Sunday, 15 February 2015

Nate Hall - Fear of Falling (Album Review)


Album Type: Full Length
Date Released: 24/11/2014
Label: Self Release

‘Fear of Falling’ track listing:

1). Heat and Sway
2). 77
3). The Travelling Sun
4). Fall
5). Fear of Falling

Review:

Nate Hall is the frontman of Appalachian space/folk/psychedelic rock troupe U.S. Christmas, who were head-hunted by Scott Kelly over ten years ago after he chanced upon one of their earlier releases, “Black Heart Bull”. They subsequently signed to Neurot Recordings and released some of the best psychedelica I've known of in recent years. USX, as the band are known, have been laying low for a few years, but Nate Hall has been quietly productive. His collaboration with Poison Snake, “Fear of Falling”, released at the tail end of last year, is his third release in two years, following on from the folky “A Great River” and the noisy, feedback-drenched “Electric Vacuum Roar”.

It's nearly quarter of a century since Neil Young, following a shaky decade of controversial albums, releasing the landmark “Ragged Glory” in 1991. Hall channels the Ontarian's spirit on this release, with its wandering guitars, drawn-out Americana jams and soulful lyricism. It's more ragged than ‘....Glory’ though - and this owes a lot to Nate's affection for 90's indie rock legends Caustic Resin, both in his vocal ululations and the plodding (in a good way) nature of the music.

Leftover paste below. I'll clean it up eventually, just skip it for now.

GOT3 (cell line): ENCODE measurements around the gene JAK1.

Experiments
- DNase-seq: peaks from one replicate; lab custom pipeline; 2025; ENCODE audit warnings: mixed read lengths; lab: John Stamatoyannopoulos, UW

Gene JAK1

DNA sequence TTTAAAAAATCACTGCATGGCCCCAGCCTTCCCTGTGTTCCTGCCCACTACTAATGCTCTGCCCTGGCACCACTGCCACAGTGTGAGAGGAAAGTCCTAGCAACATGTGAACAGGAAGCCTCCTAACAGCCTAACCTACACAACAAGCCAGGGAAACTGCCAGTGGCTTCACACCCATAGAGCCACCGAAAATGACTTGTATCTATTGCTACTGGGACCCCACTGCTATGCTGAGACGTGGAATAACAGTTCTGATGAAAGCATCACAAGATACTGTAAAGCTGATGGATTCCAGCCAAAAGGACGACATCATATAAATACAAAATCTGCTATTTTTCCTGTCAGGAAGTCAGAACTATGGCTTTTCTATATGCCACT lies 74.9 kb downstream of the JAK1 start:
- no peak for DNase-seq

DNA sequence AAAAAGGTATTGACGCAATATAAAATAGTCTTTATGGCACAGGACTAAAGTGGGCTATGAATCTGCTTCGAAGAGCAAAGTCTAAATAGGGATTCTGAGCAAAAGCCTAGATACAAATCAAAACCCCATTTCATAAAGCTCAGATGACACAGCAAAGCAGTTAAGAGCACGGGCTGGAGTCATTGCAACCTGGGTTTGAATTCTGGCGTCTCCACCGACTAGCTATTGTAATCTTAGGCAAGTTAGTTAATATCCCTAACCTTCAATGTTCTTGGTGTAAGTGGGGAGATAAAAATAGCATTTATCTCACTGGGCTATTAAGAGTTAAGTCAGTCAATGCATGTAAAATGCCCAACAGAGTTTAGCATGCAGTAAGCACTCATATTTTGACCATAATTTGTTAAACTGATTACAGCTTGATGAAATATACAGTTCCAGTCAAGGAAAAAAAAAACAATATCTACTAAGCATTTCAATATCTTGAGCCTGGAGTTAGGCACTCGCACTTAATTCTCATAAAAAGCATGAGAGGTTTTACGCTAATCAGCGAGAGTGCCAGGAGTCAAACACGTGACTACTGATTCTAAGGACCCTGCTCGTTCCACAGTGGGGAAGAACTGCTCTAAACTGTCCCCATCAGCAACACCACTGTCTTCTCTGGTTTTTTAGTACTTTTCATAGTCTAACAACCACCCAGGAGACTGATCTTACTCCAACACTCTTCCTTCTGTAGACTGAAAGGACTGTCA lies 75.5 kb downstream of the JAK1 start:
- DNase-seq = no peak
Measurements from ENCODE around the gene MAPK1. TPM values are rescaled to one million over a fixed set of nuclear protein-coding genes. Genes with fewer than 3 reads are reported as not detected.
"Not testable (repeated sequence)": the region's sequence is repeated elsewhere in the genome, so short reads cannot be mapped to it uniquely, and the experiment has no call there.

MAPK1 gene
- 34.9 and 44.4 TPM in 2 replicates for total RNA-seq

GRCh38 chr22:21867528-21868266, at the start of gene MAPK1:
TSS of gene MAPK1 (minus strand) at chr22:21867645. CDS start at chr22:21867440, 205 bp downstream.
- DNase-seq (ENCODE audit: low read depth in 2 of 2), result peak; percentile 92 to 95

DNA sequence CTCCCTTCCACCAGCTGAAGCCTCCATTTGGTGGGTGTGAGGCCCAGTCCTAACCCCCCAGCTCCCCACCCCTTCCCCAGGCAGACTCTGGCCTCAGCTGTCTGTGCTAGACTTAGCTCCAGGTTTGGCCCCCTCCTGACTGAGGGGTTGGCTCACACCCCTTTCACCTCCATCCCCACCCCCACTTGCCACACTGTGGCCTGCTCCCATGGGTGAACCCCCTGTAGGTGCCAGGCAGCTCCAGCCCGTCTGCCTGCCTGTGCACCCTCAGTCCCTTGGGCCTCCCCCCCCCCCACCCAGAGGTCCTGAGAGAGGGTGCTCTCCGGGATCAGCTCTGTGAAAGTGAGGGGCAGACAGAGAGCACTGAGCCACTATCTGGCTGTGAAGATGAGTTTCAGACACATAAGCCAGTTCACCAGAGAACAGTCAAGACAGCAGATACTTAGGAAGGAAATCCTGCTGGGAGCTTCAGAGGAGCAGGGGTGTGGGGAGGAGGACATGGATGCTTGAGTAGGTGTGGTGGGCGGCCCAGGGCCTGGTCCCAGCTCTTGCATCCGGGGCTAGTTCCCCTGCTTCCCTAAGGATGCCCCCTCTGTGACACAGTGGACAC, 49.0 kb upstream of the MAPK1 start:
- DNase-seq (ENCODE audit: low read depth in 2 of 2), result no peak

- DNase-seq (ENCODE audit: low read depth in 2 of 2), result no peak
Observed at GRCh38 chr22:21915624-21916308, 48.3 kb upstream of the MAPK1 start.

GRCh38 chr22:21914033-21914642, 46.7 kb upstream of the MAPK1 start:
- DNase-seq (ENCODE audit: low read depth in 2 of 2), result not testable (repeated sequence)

Yet it's not just wonderful overdriven guitar jams we are treated to on this release. The centrepiece of the album, “The Travelling Sun”, had been released on a 7 inch with Scott Kelly a few years ago, but it's great to see it saved from potential obscurity and given a fresh tinge. “You won't mind, when I leave today” howls a ghostly Hall over a backdrop of almost agonizingly strummed electric guitar, in what is arguably his most outstanding ballad he has ever accomplished. A mean feat, given the quality of “Fire is Sleeping” off USX's “Run Thick in the Night” and the title track from 2012's “A Great River”.

Like Hall's last two releases, “Fear of Falling” was knocked out in the studio in just a day, giving the music a feeling of immediacy and spontaneity. The production is huge – the guitars are cavernous and expansive on “Fall”, whereas the bass jumps about without license with sumptuous abandon. In an era of manicured tones and anodyne pro-tooled songs, this is as refreshing as it is honest.

Nate Hall's music deserves to be heard by many more than it already is, and at this rate he is on his way to becoming something more than an unknown legend
                
Words by: Jack Taylor

You can pick up a copy here

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1 comment:

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